This artist's concept shows the International
Space Station passing above the straits of Gibraltar and the Mediterranean
Sea after all assembly is completed in 2003. The completed station
will be powered by almost an acre of solar panels and have a mass
of almost 1 million pounds. The pressurized volume of the station
will be roughly equivalent to the space inside two jumbo jets.
International Space Station
Web sites developed by both NASAs Marshall Space Flight
Center in Huntsville, Alabama, and NASAs Johnson Space Center,
Houston, Texas, are making it easy and exciting for enthusiasts
across the country and around the world to catch a glimpse of
the International Space Station.
Marshalls Liftoff to Space Exploration web site,
and Johnsons Skywatch web site, http://spaceflight.nasa.gov/realdata/sightings/
let you identify the orbiting space stationand determine,
in advance, when it will pass over your hometown.
Orbiting at more than 200 miles above the Earth, the Space Station
is quickly growing into one of the brightest permanent fixtures
in the night sky. Currently made up of the American module Unity
and the Russian section Zarya, the station circles
the planet approximately 16 times per day, traveling at 17,500
mph in an orbit.
Because it reflects sunlight, the space station often looks like
a slow-moving star as it crosses the sky. That deceptive appearance
can fool a casual viewer, but it also makes sighting the station
easier if one knows when and where to look. The best time to catch
a glimpse of the space station is near dawn or dusk, when the
viewer is in near-darkness and the passing station continues to
reflect light from the rising or setting Sun.
NASAs web sites provide users with optimal visibility times
for their locations. Viewed under optimal conditions, the station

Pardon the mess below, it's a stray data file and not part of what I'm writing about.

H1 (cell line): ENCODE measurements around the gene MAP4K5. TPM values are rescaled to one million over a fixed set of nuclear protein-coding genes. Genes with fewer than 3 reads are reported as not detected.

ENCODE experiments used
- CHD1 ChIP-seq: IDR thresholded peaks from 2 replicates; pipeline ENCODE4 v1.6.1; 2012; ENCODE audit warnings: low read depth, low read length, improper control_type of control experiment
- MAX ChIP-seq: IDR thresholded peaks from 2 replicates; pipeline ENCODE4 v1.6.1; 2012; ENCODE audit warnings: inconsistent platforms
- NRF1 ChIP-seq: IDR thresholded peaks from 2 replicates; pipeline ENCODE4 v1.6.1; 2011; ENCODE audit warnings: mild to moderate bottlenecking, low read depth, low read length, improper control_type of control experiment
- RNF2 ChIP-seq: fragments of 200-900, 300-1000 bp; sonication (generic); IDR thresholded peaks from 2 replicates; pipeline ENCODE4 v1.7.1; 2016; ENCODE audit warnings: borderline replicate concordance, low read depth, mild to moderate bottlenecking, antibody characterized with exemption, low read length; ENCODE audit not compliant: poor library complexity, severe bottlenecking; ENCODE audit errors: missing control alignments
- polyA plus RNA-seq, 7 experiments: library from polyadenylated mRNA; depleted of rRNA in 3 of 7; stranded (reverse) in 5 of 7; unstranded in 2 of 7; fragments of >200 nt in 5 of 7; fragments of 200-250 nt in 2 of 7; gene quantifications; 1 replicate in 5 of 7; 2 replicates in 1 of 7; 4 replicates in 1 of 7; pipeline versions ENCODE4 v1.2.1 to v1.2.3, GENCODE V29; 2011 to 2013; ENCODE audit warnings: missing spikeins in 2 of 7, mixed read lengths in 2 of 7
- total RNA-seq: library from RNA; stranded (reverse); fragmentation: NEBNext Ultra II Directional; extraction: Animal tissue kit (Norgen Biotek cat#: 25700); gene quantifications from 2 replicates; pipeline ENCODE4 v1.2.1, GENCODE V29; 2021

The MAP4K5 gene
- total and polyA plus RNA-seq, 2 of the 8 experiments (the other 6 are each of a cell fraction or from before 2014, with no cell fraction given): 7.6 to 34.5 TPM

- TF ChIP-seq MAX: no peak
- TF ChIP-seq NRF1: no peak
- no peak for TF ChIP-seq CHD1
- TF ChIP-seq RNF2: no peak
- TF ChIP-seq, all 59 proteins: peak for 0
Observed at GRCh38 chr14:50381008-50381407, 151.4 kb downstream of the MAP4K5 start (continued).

has been observed to appear nearly as bright as the star Sirius.
When construction is complete, estimates suggest the 470-ton city
in space will be brighter than the planet Venus.
Access to both NASA web sites requires a Java-enabled browser,
such as recent versions of Netscape Navigator or Microsoft Internet
Explorer. For viewers without a Java-enabled browser, the web
sites include other methods for obtaining sighting information.
Johnsons Skywatch site contains a text-only list of sighting
opportunities, while Marshalls site features an automated
mailing list option. Subscribers to the listmore than 8,000
to dateare notified by e-mail of upcoming satellite passes.
The International Space Station is a cooperative endeavor by the
United States and 15 other nations. It is the largest international
space construction effort in history.
Walter Scott Houston
Many EAS members knew the beloved
Deep Sky Wonders author, Walter Scott Houston. Lewis
Epstein has received word of updated plans to honor him with a
significant project of benefit to the amateur astronomy community.
Original plans were for a sundial on the Wesleyan University campus
in Middletown, Connecticut, but the estimated cost proved to be
too ambitious; and an alternative project has been chosen to honor
Professor William Herbst of the Astronomy Department at Wesleyan
wrote: We plan to
renovate the 20-inch Clark refractor
at the [Van Vleck] Observatory so that it can be used by amateur
astronomers to enjoy the sky, as Walter Scott Houston himself
used the telescope on many occasions. This project has the blessing
of the Astronomy Department at Wesleyan, the Astronomical Society
of Greater Hartford and Miriam Houston, who writes: A handsome
sundial would certainly enhance the campus
But a plan so
folks could have help and company while looking at the stars
that reflects my husband's life-long devotion.
Freely ranging over all aspects of his favorite science, his popular
columns in Sky & Telescope were instrumental in teaching
amateur astronomers what marvelous things can be seen in our skies,
and how to understand and enjoy this great celestial panorama.
Scotty died in 1993.